The Braves have announced that they have hired John Hart as senior advisor to their baseball operations department.
Hart, you probably know, is the former general manager of the Cleveland Indians and Texas Rangers. For several years he has served as a senior adviser of baseball operations for the Rangers and as an analyst for MLB Network. He goes back a long ways with Braves president John Schuerholz too.
Hart’s contract with the Rangers was up after this past season. It’s possible this move relates to Nolan Ryan’s departure from the Rangers organization, but given that he predated Ryan in Texas, I wouldn’t read too much into that. It is likely just a matter of new challenges in a new environment and a chance to work with an old friend in Schuerholz.
And heck, given that his most noted accomplishment in Cleveland was locking up young players to long below market deals, combined with the Braves multiple young players who could be looking at such extensions soon, perhaps Atlanta just wants to have the master on the payroll.
Mets manager Terry Collins said on Wednesday, “It’s unlikely that [Steven Matz] will start the season with us.” The final spot in the Mets’ starting rotation will go to either Zack Wheeler or Seth Lugo, Newsday’s Marc Carig reports.
On Wheeler’s innings limit, assistant GM John Ricco said, “There’s going to be some number but we don’t exactly know what that is.” Wheeler missed the last two seasons after undergoing Tommy John surgery.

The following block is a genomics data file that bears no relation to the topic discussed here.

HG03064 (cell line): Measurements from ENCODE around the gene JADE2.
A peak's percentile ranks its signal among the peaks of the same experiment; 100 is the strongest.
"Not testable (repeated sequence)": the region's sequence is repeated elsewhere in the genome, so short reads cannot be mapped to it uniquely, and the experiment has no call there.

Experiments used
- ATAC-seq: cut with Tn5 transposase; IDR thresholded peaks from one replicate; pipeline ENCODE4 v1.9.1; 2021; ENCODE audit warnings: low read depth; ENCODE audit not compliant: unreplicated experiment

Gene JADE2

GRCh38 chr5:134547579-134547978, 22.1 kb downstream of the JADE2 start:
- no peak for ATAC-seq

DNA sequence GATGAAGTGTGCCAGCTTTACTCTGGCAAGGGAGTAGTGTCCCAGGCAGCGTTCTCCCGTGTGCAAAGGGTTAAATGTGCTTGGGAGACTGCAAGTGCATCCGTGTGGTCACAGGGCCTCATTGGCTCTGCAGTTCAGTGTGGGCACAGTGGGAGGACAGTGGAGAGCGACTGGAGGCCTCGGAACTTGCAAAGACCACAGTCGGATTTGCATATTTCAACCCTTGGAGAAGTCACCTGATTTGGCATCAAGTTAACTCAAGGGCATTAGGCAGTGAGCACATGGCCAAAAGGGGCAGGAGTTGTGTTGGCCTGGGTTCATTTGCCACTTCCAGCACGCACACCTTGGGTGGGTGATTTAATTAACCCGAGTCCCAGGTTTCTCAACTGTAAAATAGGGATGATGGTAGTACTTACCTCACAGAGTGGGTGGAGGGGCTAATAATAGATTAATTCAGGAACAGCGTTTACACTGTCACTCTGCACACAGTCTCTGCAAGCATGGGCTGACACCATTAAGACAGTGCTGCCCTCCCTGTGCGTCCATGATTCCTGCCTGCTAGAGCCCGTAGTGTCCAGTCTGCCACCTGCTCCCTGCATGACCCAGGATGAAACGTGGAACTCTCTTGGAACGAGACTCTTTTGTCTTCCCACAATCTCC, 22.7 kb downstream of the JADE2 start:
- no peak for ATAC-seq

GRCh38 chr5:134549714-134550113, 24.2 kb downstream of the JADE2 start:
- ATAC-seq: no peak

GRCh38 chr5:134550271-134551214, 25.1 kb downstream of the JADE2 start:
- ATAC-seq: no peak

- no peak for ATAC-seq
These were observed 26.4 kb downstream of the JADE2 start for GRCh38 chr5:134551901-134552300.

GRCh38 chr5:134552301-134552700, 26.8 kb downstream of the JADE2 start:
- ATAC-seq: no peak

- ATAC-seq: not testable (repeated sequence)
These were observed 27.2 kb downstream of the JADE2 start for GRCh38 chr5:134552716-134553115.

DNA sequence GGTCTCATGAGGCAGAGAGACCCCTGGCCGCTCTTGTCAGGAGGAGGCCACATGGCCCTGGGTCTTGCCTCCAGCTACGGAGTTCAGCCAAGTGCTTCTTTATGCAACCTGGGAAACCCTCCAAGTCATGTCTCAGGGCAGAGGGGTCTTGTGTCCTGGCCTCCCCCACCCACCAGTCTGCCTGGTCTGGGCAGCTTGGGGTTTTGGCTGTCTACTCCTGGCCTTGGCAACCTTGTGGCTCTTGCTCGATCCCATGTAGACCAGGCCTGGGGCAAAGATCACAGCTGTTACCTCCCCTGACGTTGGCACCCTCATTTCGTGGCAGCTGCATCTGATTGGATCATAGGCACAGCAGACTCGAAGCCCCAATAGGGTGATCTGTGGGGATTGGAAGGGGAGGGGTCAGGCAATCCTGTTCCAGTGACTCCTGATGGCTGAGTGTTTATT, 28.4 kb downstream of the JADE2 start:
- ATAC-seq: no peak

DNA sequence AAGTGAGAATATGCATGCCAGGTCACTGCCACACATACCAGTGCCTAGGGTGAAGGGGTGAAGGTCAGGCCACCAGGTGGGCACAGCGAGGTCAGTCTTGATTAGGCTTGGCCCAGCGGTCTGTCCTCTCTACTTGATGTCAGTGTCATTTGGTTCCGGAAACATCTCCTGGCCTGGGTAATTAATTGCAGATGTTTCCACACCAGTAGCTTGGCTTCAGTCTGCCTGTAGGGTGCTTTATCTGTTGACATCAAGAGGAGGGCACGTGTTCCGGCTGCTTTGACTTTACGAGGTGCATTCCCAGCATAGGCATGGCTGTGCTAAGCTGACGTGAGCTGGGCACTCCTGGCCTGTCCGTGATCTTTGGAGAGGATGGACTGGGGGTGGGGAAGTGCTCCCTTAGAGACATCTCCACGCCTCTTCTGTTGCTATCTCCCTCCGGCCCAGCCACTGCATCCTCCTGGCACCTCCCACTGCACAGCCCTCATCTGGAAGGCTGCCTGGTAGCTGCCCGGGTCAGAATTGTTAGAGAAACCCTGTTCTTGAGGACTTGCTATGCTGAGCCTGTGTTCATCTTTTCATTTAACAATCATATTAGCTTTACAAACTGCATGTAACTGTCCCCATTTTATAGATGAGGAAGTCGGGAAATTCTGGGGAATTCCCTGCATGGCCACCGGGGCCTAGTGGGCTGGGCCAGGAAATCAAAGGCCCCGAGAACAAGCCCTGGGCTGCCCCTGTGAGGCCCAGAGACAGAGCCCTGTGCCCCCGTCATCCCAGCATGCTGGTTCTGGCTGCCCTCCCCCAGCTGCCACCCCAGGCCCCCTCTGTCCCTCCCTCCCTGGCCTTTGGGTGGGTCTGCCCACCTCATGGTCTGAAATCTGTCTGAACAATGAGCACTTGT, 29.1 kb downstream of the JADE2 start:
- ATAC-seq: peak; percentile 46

Neither Wheeler nor Lugo have had terrific springs as each carries a 5.11 and 5.56 Grapefruit League ERA, respectively. However, Carig notes that Wheeler has impressed simply by appearing healthy and brandishing a fastball that once again sits in the mid- to high-90’s. Lugo, meanwhile, proved crucial to the Mets last year, posting a 2.67 ERA across eight starts and nine relief appearances.
Nick Groke of the Denver Post reports that the Rockies agreed to a $200 million, 30-year lease with the Metropolitan Baseball Stadium District, which is the state division that owns Coors Field. As part of the deal, the Rockies will lease and develop a plot of land south of the stadium, which will cost the team $125 million for 99 years.
As Groke points out, had the Rockies not reached a deal by Thursday, March 30, the lease would have rolled over for five more years.
Rockies owner Dick Monfort issued a statement, saying, “We are proud that Coors Field will continue to be a vital part of a vibrant city, drawing fans from near and far and making our Colorado residents proud.”
The Rockies moved into Coors Field in 1995. It is the National League’s third oldest stadium. In that span of time, the Rockies have made the playoffs three times, the last coming in 2009 when they lost in the NLDS to the Phillies. The Rockies were swept in the 2007 World Series by the Red Sox.